In an interview Wilder once referred to "not fannying around" and he lived up to these words. The formation was tweaked, players whose United careers looked limited came off the transfer list and into the squad. A couple of his summer signings were sidelined and were rarely seen again, the keeper was changed. A ballsy move, but one in keeping with Wilder's forthright and honest approach. The arrival of Simon Moore and Ethan Ebanks-Landell before the August window closed strengthened the spine of the team and, although blighted by injury and fitness issues, Caolan Lavery added pace and a directness we lacked up top.

A fifteen game unbeaten run in the league followed, but it wasn't just a change in results or style of play, it was a complete change in mentality. We looked like a team that was unwilling to lie down and roll over like we had too many times in the previous twelve months. Late winners and equalisers were frequent, a sign of a team with huge self belief and although we rode our luck defensively at times, few would claim we hadn't earned that luck. Bodies were put on the line, blocks were made and the timing of some last ditch tackling was to the millisecond perfect. 

Leaders came to the fore in Jake Wright, Chris Basham and Billy Sharp, others were displaying the ability Wilder had clearly identified when signing them; Fleck, O'Connell, Duffy. Whilst others being given a last chance grasped the opportunity and made themselves irreplaceable; Freeman and Coutts.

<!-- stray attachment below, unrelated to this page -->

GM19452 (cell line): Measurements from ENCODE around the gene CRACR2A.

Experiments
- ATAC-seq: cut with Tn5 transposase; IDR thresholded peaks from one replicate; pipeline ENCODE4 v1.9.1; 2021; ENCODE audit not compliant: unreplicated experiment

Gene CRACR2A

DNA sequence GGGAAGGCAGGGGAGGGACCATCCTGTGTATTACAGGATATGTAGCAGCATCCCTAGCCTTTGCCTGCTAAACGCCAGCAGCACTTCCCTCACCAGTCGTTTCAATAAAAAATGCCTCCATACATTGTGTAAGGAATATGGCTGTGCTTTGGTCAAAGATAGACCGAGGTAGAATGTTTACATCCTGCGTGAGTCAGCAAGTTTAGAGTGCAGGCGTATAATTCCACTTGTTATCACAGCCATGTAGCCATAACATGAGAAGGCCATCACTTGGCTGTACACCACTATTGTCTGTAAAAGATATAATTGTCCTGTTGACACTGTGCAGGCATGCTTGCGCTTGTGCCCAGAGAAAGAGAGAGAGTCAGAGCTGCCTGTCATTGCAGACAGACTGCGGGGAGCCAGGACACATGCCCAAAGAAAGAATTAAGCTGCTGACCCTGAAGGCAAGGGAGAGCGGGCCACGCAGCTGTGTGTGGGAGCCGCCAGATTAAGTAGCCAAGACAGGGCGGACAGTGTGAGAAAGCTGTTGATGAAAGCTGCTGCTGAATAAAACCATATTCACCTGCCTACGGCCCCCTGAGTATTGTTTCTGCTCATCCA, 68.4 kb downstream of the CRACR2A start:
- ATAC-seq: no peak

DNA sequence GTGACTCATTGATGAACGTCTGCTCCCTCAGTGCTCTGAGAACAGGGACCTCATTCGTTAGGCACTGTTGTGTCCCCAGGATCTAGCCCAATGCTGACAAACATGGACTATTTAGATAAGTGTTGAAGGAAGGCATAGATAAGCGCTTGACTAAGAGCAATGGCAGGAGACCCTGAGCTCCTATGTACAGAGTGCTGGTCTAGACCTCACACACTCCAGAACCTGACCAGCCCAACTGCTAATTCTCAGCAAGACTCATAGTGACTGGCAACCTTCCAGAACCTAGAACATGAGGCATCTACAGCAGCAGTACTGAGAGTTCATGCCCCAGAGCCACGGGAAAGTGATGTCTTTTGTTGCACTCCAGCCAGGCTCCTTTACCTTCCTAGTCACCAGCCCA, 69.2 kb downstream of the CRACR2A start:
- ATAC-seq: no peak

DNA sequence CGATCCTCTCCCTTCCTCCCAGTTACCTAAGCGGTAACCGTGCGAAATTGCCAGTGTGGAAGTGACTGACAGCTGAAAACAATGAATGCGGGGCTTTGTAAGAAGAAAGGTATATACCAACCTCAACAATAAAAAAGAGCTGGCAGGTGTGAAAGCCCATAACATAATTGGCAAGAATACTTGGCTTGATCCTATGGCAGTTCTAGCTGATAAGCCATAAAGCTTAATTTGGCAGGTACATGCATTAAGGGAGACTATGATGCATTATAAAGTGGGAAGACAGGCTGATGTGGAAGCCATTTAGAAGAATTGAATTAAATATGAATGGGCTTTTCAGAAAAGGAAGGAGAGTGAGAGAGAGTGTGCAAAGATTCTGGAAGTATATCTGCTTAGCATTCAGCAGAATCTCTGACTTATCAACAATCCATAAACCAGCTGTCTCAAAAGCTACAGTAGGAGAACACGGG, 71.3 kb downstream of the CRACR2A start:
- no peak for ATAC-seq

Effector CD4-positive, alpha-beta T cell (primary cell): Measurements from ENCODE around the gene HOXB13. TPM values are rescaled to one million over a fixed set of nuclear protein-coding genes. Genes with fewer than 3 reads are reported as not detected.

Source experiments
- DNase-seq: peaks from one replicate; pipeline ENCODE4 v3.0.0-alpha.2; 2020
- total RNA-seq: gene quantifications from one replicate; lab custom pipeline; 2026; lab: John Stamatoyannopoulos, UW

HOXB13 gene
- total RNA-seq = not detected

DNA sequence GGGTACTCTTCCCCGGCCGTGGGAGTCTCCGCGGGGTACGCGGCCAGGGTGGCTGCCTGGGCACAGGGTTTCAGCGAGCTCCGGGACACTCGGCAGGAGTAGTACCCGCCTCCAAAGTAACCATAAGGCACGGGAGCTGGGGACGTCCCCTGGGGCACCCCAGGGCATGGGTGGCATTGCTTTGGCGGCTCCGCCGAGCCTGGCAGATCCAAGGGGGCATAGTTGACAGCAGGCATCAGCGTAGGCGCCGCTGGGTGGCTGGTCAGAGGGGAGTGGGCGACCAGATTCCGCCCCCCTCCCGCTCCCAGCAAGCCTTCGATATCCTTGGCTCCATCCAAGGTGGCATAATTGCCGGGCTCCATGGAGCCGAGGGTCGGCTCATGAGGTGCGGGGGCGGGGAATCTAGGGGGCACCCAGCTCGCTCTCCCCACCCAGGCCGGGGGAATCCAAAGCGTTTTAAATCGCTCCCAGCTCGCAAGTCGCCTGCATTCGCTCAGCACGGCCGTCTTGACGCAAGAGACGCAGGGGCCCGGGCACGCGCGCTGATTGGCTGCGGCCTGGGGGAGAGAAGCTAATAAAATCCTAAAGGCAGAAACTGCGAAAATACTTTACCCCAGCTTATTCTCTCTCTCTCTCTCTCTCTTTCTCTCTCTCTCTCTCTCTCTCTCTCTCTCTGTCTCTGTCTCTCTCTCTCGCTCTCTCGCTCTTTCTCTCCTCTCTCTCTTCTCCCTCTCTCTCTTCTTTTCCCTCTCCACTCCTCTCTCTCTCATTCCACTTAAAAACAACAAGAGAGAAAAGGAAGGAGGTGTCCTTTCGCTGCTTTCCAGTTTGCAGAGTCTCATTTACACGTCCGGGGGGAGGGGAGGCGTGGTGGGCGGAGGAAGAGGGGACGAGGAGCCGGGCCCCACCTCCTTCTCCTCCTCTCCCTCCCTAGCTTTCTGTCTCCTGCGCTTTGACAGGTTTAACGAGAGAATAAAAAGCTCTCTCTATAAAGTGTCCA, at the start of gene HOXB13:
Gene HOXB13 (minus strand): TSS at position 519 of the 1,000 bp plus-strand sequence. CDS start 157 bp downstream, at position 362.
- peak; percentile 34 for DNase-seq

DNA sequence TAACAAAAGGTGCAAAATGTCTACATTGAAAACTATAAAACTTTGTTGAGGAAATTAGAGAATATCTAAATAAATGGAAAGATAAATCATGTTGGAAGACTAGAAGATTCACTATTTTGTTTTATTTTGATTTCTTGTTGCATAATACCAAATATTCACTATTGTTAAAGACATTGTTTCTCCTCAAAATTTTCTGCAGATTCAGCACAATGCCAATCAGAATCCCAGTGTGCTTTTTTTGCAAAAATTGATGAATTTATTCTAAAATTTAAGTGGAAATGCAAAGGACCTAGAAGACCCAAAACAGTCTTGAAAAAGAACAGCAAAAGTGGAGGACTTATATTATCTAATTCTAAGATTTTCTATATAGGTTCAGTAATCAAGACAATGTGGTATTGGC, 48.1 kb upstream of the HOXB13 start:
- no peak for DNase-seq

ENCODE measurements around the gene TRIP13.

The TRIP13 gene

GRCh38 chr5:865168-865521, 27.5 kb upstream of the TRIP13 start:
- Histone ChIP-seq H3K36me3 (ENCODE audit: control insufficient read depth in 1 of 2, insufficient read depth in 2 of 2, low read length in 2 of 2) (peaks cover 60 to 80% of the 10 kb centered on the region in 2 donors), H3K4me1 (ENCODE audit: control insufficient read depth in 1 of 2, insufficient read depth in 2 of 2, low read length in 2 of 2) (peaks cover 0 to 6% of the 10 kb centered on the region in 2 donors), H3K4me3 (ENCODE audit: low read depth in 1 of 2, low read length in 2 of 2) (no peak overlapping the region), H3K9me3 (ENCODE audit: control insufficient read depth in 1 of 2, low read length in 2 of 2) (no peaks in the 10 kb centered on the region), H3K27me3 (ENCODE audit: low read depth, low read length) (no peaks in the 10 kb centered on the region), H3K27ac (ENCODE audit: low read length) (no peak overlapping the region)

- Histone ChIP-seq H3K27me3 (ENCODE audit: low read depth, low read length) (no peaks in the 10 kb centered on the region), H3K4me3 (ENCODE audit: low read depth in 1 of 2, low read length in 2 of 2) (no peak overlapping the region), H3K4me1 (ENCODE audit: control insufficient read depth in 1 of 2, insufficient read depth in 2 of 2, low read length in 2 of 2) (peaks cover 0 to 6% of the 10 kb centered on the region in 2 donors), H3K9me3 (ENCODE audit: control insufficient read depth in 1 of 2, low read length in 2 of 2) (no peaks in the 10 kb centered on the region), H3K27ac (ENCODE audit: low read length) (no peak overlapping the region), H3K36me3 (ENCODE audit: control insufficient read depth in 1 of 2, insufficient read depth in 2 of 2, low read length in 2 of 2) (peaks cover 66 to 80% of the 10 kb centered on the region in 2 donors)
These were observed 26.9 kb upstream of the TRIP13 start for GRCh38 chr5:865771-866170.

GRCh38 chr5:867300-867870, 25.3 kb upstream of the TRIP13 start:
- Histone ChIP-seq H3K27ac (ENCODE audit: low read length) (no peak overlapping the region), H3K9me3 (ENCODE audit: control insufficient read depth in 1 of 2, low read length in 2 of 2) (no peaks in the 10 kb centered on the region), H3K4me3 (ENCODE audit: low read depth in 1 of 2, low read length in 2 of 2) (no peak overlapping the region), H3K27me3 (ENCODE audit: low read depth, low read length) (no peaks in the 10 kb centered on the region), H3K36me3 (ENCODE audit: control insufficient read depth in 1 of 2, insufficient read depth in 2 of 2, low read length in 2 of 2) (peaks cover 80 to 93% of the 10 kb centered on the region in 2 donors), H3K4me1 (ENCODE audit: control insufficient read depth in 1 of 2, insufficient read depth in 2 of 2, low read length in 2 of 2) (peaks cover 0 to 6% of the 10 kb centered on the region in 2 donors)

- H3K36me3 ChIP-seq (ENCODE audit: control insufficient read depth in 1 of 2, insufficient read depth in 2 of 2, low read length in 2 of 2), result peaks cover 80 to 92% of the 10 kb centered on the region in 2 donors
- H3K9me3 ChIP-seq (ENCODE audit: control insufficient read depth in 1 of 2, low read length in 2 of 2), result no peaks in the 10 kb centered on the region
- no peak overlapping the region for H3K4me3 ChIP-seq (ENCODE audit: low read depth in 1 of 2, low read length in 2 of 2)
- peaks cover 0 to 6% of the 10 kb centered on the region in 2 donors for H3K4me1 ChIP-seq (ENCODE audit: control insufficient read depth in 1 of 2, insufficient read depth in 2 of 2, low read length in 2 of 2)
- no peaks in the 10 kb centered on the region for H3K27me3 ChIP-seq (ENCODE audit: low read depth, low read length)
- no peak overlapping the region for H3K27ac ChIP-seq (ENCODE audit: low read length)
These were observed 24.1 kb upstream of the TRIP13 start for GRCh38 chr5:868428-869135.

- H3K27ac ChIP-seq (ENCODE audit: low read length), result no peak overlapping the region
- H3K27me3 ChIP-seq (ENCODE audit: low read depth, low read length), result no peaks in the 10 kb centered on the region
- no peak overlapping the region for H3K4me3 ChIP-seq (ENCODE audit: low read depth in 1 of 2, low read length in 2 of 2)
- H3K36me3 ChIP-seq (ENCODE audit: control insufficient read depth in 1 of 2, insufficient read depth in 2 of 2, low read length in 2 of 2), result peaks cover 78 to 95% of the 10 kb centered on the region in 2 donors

As understanding between players developed in a settled line-up, confidence grew and the quality of football was high. In some cases the only fault that could be found was a tendency to over-play it around the box, or that after some wonderful build up play the final ball was lacking. 

The unity of the team was clear to see and a passion from the bench that warmed the heart. There was first pumping, clenched teeth and kissing and patting of the badge sat over the heart. But this wasn't the panto teasing of a Warnock playing to the cameras. This was a manager turning around a troubled club, his club and this is what it meant to him. He was, he is one of us.

Defeat at home to Walsall was seemingly just a blip with the team showing real mettle by responding with a six game unbeaten run in the league over Christmas and the New Year, before Walsall completed a three game sweep of league and cup victories over the Blades. This time there wasn't the immediate response with a home draw against Gillingham followed by the team being outplayed at home by an impressive Fleetwood team. The fans were nervous, having taken over at the top of the league at the start of the year a win would have left us comfortably clear, but now Bolton were seven points behind in 3rd and now with three games in hand.

Wilder recognised that it was not the disaster that the fans were perceiving it to be. He was confident that small changes were required. The focus was on cutting out the silly mistakes and being a bit cuter in advanced areas, but first he had to lift players he said were hurting and that he did. From a manager in Adkins who focused on the psychological aspects of man-management, we now had a manager who didn't constantly talk theory, he delivered positive results. He didn't gloss over the problems to focus on the positives, he recognised the problems ad we had a manager we could relate to on so many levels. From February on-wards we didn't lose another match.